Krubera Cave – Gagra, Georgia - Atlas Obscura

Krubera Cave

The second-deepest known cave on Earth, hidden in an extremely remote mountain region. 


Since Jules Verne wrote his influential novel “Journey to the Center of the Earth,” the aim to discover the deepest place below the surface has sparked the imaginations of generations of explorers, adventurers and scientists. Those in search of the deepest known cave on the planet are always lead to Georgia’s breakaway region of Abkhazia. Deep in the mountains of the Arabika Massif, these record-breaking caves can be found—the four deepest caves in the world, including Krubera Cave (also known as Voronya Cave, just to keep it interesting), second-deepest in the world, to nearby Veryovkina Cave.

The Arabika Massif in the Western Caucasus constitutes one of the largest karst massifs on Earth, but despite its enormous potential to scientists, the area, including Krubera Cave, has been woefully under-explored. One of the reasons is the remoteness of the area, which is only accessible for up to four months a year, but the main obstacles for scientists have been the numerous political conflicts in Abkhazia, which continue until today.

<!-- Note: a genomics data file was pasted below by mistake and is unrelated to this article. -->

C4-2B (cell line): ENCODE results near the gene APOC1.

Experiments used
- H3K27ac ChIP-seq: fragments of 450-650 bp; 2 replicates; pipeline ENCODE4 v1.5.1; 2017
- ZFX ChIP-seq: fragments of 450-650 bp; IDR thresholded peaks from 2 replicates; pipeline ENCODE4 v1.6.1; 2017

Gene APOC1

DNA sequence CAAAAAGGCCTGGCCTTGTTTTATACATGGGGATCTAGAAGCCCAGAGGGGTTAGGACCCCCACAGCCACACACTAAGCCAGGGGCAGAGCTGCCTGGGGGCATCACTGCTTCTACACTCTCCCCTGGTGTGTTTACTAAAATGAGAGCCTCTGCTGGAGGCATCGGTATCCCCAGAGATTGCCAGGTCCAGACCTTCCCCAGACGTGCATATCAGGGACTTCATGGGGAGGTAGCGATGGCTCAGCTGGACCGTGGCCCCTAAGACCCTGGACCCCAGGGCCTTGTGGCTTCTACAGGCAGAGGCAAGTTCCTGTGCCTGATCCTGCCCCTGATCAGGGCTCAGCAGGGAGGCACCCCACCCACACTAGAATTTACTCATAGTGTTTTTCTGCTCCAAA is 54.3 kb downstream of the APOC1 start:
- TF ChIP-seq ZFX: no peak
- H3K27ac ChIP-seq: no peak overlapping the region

Krubera Cave was declared the world’s deepest cave in 2001 when Ukrainian speleogolists reached a depth of 1,710 meters, thereby exceeding the previous known reigning champion in the Austrian Alps. At a depth of 1,500 meters, a subterranean waterfall of near-freezing water has flooded a branch of the cave system, while the main branch continues to a depth of 2,140 meters, where a terminal siphon marks the end of the cave. In 2018, Veryovkina Cave took over the title, at 2,212 meters deep—more than 1.3 miles. 

The Ukrainian speleogolists needed a staggering 14 days to reach the siphon at the end of the cave. A number of endemic fauna has been found at all levels of depth within the cave, including spiders, scorpions, beetles, as well as stygofauna like shrimps and amphipods.

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